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Gender Unemployment Gaps in the EU: Blame the Family

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  • Alena Bicakova

Abstract

We provide a parsimonious explanation for 80% of the extensive variation in gender unemployment gaps across the EU. We do so by dividing the EU countries into two groups and applying a single explanatory factor within each group. Specifically, we suggest that gender unemployment gaps arise through a mechanism that involves the effect of childbirth on women’s labor force participation. We account for most of the cross-country differences in the said gaps by the prevalence of gender discrimination within the group of countries where many women permanently leave the labor force after childbirth and by the length of statutory family leaves within the remaining group of EU countries. In addition, gender unemployment gaps among individuals with children younger than five result, to a great extent, from the drop in female labor force participation after childbirth, which implies a negative selection of women into the labor force at that stage of life.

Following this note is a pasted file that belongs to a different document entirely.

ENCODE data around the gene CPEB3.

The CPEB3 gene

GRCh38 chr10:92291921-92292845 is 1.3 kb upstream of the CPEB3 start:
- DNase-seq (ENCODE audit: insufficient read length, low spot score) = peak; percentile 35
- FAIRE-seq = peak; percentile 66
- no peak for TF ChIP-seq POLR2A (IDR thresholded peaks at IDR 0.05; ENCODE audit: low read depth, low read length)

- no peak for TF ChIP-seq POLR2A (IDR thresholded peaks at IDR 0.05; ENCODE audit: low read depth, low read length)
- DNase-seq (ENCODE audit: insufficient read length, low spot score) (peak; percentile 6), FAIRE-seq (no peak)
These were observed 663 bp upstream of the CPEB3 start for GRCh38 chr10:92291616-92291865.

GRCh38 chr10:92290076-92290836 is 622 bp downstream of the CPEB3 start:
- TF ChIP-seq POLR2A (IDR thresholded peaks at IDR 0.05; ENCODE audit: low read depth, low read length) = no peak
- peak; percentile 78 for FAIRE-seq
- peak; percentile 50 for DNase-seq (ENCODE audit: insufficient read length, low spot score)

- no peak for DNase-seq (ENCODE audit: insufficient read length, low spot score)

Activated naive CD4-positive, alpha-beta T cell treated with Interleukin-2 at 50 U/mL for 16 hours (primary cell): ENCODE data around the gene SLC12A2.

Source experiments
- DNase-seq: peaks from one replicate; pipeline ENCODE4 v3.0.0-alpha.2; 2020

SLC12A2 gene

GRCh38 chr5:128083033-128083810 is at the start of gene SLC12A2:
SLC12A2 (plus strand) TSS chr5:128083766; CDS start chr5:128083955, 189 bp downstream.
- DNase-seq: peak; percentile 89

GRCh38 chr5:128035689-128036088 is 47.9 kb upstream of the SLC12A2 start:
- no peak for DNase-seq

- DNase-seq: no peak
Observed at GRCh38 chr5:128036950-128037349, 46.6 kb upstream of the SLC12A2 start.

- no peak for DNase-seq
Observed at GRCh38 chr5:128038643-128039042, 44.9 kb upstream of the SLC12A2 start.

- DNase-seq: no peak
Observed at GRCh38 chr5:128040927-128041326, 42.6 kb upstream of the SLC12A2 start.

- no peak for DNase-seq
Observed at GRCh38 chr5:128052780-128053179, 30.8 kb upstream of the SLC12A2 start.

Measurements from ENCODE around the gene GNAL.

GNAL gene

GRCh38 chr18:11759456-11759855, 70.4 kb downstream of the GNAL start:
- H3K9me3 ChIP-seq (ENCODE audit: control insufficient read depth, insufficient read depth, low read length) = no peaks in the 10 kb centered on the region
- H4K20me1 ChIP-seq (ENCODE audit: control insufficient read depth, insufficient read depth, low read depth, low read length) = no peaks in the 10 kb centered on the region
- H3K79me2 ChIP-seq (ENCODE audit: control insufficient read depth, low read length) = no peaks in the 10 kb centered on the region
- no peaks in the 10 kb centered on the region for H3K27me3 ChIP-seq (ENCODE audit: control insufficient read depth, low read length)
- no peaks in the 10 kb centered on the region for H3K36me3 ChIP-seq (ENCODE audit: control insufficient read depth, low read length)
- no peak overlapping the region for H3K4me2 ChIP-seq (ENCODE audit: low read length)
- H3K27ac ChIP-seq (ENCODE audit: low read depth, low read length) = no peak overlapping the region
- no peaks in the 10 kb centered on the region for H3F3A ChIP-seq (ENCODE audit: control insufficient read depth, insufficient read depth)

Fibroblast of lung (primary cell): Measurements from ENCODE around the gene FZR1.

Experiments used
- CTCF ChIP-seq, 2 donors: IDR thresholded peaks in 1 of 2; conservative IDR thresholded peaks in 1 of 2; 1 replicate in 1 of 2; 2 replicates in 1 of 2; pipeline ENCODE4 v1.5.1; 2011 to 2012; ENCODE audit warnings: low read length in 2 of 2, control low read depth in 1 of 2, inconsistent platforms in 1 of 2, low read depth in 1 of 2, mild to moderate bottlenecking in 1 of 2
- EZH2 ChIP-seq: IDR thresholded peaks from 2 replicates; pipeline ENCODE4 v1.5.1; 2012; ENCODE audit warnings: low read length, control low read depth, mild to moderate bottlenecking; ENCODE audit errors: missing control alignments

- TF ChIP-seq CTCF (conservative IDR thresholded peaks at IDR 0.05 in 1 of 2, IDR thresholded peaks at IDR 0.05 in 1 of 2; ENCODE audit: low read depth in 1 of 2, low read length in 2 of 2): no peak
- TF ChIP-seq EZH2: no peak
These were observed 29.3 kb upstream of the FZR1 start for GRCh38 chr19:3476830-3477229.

Suggested Citation

  • Alena Bicakova, 2012. "Gender Unemployment Gaps in the EU: Blame the Family," CERGE-EI Working Papers wp475, The Center for Economic Research and Graduate Education - Economics Institute, Prague.
  • Handle: RePEc:cer:papers:wp475
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    References listed on IDEAS

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    Cited by:

    1. Alena Bicakova, 2014. "Selection into Labor Force and Gender Unemployment Gaps," CERGE-EI Working Papers wp513, The Center for Economic Research and Graduate Education - Economics Institute, Prague.
    2. Amaia Altuzarra, 2015. "Measuring Unemployment Persistence by Age and Gender," Journal for Economic Forecasting, Institute for Economic Forecasting, vol. 0(4), pages 110-133, December.
    3. repec:spr:jlabre:v:38:y:2017:i:4:d:10.1007_s12122-017-9257-4 is not listed on IDEAS

    More about this item

    Keywords

    gender unemployment gap; family leave; gender discrimination;

    JEL classification:

    • J13 - Labor and Demographic Economics - - Demographic Economics - - - Fertility; Family Planning; Child Care; Children; Youth
    • J71 - Labor and Demographic Economics - - Labor Discrimination - - - Hiring and Firing

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